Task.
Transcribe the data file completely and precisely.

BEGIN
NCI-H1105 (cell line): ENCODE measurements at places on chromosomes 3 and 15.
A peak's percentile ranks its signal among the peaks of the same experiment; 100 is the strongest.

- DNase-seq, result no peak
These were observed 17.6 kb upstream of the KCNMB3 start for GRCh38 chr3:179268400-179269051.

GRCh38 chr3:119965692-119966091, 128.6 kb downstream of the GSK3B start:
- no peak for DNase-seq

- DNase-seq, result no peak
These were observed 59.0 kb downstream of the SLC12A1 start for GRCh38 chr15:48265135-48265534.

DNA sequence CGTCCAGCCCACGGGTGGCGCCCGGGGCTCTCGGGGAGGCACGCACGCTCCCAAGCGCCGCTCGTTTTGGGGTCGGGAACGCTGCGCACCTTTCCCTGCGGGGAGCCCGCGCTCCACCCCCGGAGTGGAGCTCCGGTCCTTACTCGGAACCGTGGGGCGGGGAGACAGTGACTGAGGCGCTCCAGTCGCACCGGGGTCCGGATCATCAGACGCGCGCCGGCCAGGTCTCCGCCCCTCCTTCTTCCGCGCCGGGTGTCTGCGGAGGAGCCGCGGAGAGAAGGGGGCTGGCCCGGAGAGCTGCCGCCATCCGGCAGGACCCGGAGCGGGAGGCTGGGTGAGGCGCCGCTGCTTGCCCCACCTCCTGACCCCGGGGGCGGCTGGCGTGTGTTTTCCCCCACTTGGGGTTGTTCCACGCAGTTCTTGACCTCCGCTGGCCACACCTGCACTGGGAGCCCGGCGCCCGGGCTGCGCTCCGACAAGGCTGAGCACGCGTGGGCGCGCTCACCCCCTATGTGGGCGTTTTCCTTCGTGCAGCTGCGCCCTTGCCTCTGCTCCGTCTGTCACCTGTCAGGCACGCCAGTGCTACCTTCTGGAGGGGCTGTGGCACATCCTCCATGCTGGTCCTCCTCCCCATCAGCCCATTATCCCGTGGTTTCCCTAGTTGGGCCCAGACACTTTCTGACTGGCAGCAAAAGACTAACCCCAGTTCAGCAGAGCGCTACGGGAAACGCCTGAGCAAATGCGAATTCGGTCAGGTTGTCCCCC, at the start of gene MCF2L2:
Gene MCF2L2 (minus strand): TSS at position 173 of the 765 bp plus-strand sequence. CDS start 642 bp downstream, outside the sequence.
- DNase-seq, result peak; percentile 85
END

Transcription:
NCI-H1105 (cell line): ENCODE measurements at places on chromosomes 3 and 15.
A peak's percentile ranks its signal among the peaks of the same experiment; 100 is the strongest.

- DNase-seq, result no peak
These were observed 17.6 kb upstream of the KCNMB3 start for GRCh38 chr3:179268400-179269051.

GRCh38 chr3:119965692-119966091, 128.6 kb downstream of the GSK3B start:
- no peak for DNase-seq

- DNase-seq, result no peak
These were observed 59.0 kb downstream of the SLC12A1 start for GRCh38 chr15:48265135-48265534.

DNA sequence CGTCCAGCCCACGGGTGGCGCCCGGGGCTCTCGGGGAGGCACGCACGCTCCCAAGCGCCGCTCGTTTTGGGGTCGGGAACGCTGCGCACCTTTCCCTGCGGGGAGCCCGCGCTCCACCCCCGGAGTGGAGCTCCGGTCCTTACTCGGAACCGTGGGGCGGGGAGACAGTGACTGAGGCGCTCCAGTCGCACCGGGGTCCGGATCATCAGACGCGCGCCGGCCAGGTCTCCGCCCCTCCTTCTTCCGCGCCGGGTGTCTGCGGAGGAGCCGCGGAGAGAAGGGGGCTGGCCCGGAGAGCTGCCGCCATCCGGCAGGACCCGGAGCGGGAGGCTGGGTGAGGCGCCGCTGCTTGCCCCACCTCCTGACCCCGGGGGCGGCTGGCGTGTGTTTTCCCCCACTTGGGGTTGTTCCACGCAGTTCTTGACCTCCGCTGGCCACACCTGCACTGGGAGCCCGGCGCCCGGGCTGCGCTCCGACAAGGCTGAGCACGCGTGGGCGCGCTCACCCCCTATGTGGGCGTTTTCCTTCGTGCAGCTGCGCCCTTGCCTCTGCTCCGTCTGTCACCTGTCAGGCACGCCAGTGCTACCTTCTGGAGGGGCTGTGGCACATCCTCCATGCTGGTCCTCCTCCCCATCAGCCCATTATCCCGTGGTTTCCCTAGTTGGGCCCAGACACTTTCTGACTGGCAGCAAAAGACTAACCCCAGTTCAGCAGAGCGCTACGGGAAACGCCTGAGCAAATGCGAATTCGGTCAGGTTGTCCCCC, at the start of gene MCF2L2:
Gene MCF2L2 (minus strand): TSS at position 173 of the 765 bp plus-strand sequence. CDS start 642 bp downstream, outside the sequence.
- DNase-seq, result peak; percentile 85